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Take a side on coal trains
It is an issue of great importance. The increase to coal-train traffic will be costly. The economic benefit to a handful of jobs at the port does not justify the health, environmental and economic costs to our community.
The benefits reside largely in the U.S.; the costs reside largely in Hiebert’s riding (South Surrey-White Rock-Cloverdale). Despite this, when I, a constituent, ask my MP to tell me what his position is, he won’t answer.
Two weeks after my July 11 inquiry, his office mailed a non-committal response. His letter indicated he made a call to Transport Canada and was told they have “no concerns of any kind about the movement of coal along the BNSF line.”
Hiebert also indicated he spoke to the CEO of Port Metro Vancouver. He did not share with me what was said, but he appears to be satisfied. He noted “BNSF is legally entitled to decide how much and what kind of freight it may move.” He believes BNSF should consider public consultations. A hollow comment at best.
He noted he and his family enjoy the waterfront and that he would continue to monitor developments. Empty, non-committal words in response to a direct question with a request for a straightforward and honest answer – surprise, surprise.
The implication from his letter is that he is fine with the proposal, but he has not indicated this explicitly – because he won’t provide a straightforward and honest answer.
Leadership entails taking a stand and engaging in the debate. This community needs leadership from our MP, but we’re not getting it from Hiebert. Perhaps he’s too busy trying to desperately establish some degree of relevance within his own party.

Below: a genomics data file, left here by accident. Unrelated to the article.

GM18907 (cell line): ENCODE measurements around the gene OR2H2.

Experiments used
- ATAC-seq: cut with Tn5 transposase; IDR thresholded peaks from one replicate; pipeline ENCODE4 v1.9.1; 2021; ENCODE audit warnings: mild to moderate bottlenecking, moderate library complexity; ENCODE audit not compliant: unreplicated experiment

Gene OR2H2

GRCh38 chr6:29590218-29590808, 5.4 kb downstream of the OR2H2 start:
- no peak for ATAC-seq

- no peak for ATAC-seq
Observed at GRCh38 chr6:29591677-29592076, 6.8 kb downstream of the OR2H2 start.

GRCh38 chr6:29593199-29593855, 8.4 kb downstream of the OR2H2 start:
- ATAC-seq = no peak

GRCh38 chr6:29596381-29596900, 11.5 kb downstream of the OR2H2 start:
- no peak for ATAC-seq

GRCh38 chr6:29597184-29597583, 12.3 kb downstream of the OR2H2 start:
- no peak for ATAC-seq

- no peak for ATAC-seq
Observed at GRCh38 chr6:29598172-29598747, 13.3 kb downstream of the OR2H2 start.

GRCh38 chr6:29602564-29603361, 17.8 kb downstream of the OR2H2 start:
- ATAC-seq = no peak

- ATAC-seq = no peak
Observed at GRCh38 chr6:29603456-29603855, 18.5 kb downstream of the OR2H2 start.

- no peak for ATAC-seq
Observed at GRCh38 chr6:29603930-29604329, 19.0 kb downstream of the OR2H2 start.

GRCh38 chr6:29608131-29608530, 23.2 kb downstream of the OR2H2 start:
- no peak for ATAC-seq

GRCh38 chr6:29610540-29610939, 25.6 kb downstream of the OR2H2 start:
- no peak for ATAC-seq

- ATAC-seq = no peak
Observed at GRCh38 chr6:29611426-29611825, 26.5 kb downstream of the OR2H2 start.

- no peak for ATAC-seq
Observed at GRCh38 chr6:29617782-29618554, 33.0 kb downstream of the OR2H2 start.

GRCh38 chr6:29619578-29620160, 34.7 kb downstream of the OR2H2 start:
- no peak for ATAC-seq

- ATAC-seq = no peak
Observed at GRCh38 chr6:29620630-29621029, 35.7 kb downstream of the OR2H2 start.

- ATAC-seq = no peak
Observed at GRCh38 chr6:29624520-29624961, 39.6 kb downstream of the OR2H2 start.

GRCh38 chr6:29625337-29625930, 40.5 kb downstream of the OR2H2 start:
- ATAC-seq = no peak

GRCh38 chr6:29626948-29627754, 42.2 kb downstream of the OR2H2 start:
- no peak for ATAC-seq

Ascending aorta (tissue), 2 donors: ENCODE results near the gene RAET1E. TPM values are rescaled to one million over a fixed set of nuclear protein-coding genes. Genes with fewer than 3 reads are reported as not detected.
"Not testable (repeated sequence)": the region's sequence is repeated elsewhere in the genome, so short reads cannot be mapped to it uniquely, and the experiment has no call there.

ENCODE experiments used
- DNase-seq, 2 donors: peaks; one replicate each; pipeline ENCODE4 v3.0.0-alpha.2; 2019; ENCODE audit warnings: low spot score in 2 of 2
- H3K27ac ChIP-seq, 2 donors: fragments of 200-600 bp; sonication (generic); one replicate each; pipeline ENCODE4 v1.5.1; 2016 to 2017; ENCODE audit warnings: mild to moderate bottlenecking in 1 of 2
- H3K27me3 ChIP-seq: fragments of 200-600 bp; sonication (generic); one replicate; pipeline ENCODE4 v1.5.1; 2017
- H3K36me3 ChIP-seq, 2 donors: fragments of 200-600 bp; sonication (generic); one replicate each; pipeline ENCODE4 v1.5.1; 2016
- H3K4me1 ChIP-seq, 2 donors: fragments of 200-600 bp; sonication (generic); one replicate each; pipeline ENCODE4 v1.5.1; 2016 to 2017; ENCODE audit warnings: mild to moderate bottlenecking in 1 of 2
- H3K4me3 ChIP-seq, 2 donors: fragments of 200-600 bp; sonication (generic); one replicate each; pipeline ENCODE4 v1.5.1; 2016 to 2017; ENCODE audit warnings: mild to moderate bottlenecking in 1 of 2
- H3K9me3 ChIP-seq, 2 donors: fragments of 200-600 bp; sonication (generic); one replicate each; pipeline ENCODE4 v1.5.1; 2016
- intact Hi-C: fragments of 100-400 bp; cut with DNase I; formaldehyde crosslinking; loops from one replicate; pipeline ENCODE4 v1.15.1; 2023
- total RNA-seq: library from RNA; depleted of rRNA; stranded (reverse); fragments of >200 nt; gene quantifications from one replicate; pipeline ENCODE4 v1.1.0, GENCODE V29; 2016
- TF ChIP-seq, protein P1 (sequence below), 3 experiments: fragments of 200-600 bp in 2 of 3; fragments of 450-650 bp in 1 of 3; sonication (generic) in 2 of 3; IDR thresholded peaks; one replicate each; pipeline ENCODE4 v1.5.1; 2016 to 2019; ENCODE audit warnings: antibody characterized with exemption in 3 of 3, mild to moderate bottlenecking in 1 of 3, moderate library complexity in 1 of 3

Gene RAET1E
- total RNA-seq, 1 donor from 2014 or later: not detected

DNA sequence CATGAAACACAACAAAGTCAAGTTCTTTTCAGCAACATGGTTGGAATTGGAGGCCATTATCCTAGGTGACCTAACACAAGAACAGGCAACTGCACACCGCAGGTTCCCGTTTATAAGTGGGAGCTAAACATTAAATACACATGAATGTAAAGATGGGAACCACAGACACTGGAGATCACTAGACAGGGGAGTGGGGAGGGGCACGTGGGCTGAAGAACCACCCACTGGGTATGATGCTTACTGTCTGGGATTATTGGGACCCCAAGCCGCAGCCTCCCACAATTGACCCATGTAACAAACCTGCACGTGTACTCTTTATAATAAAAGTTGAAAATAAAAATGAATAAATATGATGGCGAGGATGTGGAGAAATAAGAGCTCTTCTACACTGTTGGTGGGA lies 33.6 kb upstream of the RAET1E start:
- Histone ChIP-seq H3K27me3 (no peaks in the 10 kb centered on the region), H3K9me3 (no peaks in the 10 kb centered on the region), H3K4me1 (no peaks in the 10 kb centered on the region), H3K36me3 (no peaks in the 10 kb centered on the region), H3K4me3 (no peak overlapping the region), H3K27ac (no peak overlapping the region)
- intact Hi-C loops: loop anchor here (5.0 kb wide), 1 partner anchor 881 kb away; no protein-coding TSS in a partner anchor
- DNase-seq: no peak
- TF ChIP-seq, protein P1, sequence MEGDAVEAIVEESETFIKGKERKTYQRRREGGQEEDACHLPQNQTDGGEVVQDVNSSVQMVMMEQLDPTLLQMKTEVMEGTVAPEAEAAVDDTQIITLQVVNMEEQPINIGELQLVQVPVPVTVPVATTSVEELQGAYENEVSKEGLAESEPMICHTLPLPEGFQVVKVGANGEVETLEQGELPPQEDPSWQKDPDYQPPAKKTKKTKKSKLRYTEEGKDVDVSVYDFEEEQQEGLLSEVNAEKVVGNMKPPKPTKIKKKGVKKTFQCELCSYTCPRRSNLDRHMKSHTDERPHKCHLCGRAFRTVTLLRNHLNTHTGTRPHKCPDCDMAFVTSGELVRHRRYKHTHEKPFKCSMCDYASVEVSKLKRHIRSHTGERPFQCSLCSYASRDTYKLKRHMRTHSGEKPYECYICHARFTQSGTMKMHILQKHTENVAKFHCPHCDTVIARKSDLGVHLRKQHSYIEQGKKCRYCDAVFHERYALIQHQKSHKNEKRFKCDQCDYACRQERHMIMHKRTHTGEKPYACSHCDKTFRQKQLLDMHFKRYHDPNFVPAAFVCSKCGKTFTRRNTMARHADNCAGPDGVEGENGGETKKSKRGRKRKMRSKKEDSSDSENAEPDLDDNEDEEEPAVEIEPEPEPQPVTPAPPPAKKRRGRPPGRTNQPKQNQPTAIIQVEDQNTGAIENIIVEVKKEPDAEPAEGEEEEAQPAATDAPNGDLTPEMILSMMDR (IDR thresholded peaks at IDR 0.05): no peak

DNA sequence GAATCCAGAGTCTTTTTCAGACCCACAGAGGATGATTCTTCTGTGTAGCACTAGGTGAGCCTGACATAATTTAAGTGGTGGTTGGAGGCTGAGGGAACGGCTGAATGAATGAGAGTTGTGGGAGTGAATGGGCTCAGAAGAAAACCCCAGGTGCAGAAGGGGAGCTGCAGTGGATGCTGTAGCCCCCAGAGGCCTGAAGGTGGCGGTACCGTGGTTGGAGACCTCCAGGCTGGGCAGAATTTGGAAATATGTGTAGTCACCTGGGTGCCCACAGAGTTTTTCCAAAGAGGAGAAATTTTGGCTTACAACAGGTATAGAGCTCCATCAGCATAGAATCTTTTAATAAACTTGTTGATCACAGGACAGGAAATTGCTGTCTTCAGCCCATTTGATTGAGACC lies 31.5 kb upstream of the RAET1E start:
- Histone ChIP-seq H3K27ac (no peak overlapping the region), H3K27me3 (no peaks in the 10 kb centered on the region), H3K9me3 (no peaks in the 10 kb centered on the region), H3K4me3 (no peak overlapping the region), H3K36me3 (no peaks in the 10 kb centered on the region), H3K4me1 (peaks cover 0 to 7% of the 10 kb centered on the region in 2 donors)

Chris Alexander, Surrey
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I’ve been to a meeting put on by the group, www.coalfreewhiterock.ca.
which is working hard to bring this issue of increase in coal-train traffic to the people living in White Rock and the surrounding areas.
The point that I took away is how unstable the bluff is that these trains pass by and shake routinely. With the increase in traffic and weight comes the increase in land slides and derailments that follow. This is a very real threat that has to be weighed out to analyze and see how a derailment would affect this area.
To the front-line workers that may be exposed to chemicals that pass through this beautiful little seaside escape, how much ‘danger pay’ are you getting to justify your exposure to chlorine gas when you need to make sure everyone is evacuated? How ‘high’ do you want your high-risk job to be? Do we even have the resources from our hospital and the staff that supports it? From our fire departments and our paramedics?
Who will pay the health-care costs? The cleanup costs? BNSF? No. Probably the taxpayers who will also be the victims in this scenario.
We have the power to stop this increase in rail traffic before we have to say in hindsight that we should’ve taken this very seriously.
Rebecca Matthews, White Rock